I mention the irritating and pompous tone as it seems Janaway has previous form in this regard, as can be witnessed in one of the most idiotic and vacuous reviews of a philosophical work that I have ever read, the book in question being the aforementioned `Philosophy of Schopenhauer' by Bryan Magee, the review being published in MIND 84 . I will perhaps post the review at some point, suffice to say such writing as "Magee's book simply lacks sufficient first-hand involvement with philosophical issues" is not only deeply wrong but ACTIVELY DISHONEST. The roots of such dishonesty I can only guess at. The opening snottiness of "Bryan Magee has written a readable book, in a fairly popular and non-academic style, appropriate to what I take to be its introductory function. It is fairly light-weight, for all its size," is equally unbearable and dishonest. If Magee's book is "lightweight" where on earth does that put Janaway's thunderous introduction? Flyweight? Bantamweight? Amoebaweight?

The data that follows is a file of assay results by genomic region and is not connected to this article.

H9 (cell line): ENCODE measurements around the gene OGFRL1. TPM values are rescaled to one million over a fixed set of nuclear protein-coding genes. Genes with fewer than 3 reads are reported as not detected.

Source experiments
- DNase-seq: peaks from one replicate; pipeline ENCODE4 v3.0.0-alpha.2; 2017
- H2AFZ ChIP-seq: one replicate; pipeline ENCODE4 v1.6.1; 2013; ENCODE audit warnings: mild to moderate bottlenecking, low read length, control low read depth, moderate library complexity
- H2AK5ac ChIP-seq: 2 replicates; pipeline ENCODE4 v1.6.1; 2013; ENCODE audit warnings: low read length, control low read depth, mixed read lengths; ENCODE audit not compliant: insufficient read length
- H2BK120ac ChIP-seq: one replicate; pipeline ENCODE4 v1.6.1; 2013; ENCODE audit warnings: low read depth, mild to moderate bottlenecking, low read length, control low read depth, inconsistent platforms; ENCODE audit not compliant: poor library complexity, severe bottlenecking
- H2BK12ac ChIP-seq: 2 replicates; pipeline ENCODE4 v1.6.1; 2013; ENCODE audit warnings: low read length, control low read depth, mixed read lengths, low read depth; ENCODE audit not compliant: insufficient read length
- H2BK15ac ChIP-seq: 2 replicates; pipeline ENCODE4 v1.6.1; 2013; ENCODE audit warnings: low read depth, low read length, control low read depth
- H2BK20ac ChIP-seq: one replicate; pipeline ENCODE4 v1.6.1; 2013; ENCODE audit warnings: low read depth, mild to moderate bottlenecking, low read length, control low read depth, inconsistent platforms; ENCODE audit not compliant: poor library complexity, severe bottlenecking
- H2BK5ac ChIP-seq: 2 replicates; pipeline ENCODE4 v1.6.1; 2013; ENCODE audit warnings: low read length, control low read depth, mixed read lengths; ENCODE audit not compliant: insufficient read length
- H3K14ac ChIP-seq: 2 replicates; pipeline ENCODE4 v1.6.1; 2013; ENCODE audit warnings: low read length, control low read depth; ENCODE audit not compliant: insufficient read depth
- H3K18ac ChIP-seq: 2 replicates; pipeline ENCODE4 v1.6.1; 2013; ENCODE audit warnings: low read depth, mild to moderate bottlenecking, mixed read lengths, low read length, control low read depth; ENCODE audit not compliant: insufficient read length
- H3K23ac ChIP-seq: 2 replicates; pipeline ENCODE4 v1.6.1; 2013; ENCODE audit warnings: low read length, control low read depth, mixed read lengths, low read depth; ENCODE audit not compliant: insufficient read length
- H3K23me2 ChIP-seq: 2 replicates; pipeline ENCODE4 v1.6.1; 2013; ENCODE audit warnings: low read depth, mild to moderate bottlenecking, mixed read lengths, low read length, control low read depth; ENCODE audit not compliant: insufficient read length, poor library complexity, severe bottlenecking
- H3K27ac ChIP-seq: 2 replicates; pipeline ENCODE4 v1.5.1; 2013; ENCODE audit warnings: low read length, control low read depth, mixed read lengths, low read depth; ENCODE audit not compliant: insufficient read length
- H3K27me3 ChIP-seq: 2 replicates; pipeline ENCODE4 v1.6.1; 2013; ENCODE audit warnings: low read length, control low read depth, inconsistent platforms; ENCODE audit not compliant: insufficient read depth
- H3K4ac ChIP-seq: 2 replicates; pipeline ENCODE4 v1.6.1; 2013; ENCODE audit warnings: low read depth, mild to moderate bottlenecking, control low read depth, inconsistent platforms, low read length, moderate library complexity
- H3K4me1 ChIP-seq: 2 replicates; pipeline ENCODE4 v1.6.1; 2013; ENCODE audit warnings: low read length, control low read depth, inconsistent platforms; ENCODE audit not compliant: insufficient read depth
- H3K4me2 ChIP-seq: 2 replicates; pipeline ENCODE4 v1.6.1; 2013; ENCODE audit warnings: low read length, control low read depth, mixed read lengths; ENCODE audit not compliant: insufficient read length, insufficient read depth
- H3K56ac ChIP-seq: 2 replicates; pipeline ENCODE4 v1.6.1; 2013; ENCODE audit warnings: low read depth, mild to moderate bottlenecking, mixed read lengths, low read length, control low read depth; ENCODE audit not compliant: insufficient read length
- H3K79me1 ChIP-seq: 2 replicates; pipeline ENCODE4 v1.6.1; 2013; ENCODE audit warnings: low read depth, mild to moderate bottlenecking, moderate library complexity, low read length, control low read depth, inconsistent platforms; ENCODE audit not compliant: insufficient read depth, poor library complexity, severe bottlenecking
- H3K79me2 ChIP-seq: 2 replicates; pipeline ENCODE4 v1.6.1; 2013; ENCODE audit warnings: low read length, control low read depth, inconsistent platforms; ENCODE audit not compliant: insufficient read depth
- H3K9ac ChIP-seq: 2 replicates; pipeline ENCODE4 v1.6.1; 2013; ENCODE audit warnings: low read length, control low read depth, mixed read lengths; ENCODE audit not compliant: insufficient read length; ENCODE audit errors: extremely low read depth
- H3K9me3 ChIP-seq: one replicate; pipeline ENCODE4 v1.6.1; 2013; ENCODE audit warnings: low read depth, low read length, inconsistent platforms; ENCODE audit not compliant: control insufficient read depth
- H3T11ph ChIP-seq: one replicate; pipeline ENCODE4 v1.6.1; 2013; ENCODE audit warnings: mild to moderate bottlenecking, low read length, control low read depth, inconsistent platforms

On to the content of the book:

(1) on page 21-22 Janaway writes in reference to Schopenhauer's account of perception: " The account has a certain ingenuity, but is troubling. For one thing, where do bodily sensations come from? They must surely be originally caused in the body by something prior to the operation of the intellect, but Schopenhauer does not discuss what that prior cause might be. Secondly, how do we apprehend the initial sensation? It cannot be that the mind perceives the sensation as a change in a material thing (the body), and yet if it does not do so, why is the principle of causality, which governs changes of material things, called into operation at all?